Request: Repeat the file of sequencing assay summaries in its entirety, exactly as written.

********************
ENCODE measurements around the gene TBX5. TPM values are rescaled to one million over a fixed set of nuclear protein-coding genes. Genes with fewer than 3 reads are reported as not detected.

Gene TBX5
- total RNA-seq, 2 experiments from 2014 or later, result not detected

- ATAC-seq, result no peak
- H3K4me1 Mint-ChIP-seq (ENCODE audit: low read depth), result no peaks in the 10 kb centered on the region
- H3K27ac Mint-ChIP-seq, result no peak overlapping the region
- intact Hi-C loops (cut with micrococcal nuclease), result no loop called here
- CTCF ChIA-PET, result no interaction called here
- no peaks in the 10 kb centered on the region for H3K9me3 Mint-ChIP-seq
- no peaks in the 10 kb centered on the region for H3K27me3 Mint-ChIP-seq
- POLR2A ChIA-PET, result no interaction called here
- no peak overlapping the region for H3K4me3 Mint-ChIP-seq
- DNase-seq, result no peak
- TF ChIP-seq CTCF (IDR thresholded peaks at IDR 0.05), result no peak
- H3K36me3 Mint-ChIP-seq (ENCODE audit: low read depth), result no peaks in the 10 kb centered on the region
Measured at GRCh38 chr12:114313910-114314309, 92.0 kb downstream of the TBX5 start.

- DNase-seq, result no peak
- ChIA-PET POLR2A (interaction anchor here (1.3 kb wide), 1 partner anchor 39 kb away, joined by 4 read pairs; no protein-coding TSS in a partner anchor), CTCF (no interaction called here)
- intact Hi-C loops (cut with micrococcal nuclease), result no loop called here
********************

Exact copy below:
ENCODE measurements around the gene TBX5. TPM values are rescaled to one million over a fixed set of nuclear protein-coding genes. Genes with fewer than 3 reads are reported as not detected.

Gene TBX5
- total RNA-seq, 2 experiments from 2014 or later, result not detected

- ATAC-seq, result no peak
- H3K4me1 Mint-ChIP-seq (ENCODE audit: low read depth), result no peaks in the 10 kb centered on the region
- H3K27ac Mint-ChIP-seq, result no peak overlapping the region
- intact Hi-C loops (cut with micrococcal nuclease), result no loop called here
- CTCF ChIA-PET, result no interaction called here
- no peaks in the 10 kb centered on the region for H3K9me3 Mint-ChIP-seq
- no peaks in the 10 kb centered on the region for H3K27me3 Mint-ChIP-seq
- POLR2A ChIA-PET, result no interaction called here
- no peak overlapping the region for H3K4me3 Mint-ChIP-seq
- DNase-seq, result no peak
- TF ChIP-seq CTCF (IDR thresholded peaks at IDR 0.05), result no peak
- H3K36me3 Mint-ChIP-seq (ENCODE audit: low read depth), result no peaks in the 10 kb centered on the region
Measured at GRCh38 chr12:114313910-114314309, 92.0 kb downstream of the TBX5 start.

- DNase-seq, result no peak
- ChIA-PET POLR2A (interaction anchor here (1.3 kb wide), 1 partner anchor 39 kb away, joined by 4 read pairs; no protein-coding TSS in a partner anchor), CTCF (no interaction called here)
- intact Hi-C loops (cut with micrococcal nuclease), result no loop called here